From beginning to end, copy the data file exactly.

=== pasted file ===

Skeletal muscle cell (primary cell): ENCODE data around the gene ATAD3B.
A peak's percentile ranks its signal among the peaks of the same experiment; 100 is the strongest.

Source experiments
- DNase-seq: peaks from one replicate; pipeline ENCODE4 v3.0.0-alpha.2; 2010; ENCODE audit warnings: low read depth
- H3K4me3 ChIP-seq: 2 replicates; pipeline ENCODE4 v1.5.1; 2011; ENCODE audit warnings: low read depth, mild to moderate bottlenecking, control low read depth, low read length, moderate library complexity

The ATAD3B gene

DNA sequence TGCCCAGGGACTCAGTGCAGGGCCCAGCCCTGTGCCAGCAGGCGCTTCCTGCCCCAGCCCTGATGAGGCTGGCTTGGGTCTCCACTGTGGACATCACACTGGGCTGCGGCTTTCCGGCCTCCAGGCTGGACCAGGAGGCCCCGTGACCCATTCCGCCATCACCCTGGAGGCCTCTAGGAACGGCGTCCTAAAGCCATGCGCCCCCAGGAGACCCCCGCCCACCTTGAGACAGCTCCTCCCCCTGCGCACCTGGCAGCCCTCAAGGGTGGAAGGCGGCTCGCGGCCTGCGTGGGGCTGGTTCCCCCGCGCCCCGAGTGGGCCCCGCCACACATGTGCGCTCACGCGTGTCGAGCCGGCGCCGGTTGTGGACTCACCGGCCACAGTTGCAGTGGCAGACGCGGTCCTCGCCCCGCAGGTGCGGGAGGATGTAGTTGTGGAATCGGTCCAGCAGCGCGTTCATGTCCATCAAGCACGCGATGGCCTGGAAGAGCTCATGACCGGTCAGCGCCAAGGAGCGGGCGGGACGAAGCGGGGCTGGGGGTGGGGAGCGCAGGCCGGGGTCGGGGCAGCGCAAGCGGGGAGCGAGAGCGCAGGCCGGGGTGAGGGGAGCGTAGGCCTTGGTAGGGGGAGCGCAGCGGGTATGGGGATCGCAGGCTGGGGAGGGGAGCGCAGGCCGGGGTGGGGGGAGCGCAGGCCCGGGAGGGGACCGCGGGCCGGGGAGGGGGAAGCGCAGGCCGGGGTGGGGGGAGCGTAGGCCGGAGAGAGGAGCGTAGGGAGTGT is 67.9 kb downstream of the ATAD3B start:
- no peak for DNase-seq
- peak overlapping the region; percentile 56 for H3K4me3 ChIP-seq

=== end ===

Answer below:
Skeletal muscle cell (primary cell): ENCODE data around the gene ATAD3B.
A peak's percentile ranks its signal among the peaks of the same experiment; 100 is the strongest.

Source experiments
- DNase-seq: peaks from one replicate; pipeline ENCODE4 v3.0.0-alpha.2; 2010; ENCODE audit warnings: low read depth
- H3K4me3 ChIP-seq: 2 replicates; pipeline ENCODE4 v1.5.1; 2011; ENCODE audit warnings: low read depth, mild to moderate bottlenecking, control low read depth, low read length, moderate library complexity

The ATAD3B gene

DNA sequence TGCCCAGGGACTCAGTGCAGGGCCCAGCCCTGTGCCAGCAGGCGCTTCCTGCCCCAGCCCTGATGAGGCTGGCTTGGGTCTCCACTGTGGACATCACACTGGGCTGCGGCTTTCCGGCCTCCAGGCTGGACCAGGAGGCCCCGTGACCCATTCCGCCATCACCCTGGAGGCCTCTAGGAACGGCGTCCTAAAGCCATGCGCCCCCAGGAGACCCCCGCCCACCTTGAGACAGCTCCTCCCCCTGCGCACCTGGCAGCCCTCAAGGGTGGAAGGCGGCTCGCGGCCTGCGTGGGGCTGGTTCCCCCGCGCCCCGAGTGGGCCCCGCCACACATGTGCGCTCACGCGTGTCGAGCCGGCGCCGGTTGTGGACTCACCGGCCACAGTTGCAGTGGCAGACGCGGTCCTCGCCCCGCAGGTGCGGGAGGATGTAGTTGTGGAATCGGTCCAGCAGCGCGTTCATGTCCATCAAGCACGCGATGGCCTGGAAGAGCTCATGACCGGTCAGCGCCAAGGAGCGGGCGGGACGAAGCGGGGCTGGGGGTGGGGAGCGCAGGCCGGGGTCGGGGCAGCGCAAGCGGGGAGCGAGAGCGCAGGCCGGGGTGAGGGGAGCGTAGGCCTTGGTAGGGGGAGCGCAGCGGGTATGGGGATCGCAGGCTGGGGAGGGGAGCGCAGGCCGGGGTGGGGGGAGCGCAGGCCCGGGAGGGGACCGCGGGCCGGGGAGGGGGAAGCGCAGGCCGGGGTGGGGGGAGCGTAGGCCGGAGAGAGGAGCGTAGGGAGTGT is 67.9 kb downstream of the ATAD3B start:
- no peak for DNase-seq
- peak overlapping the region; percentile 56 for H3K4me3 ChIP-seq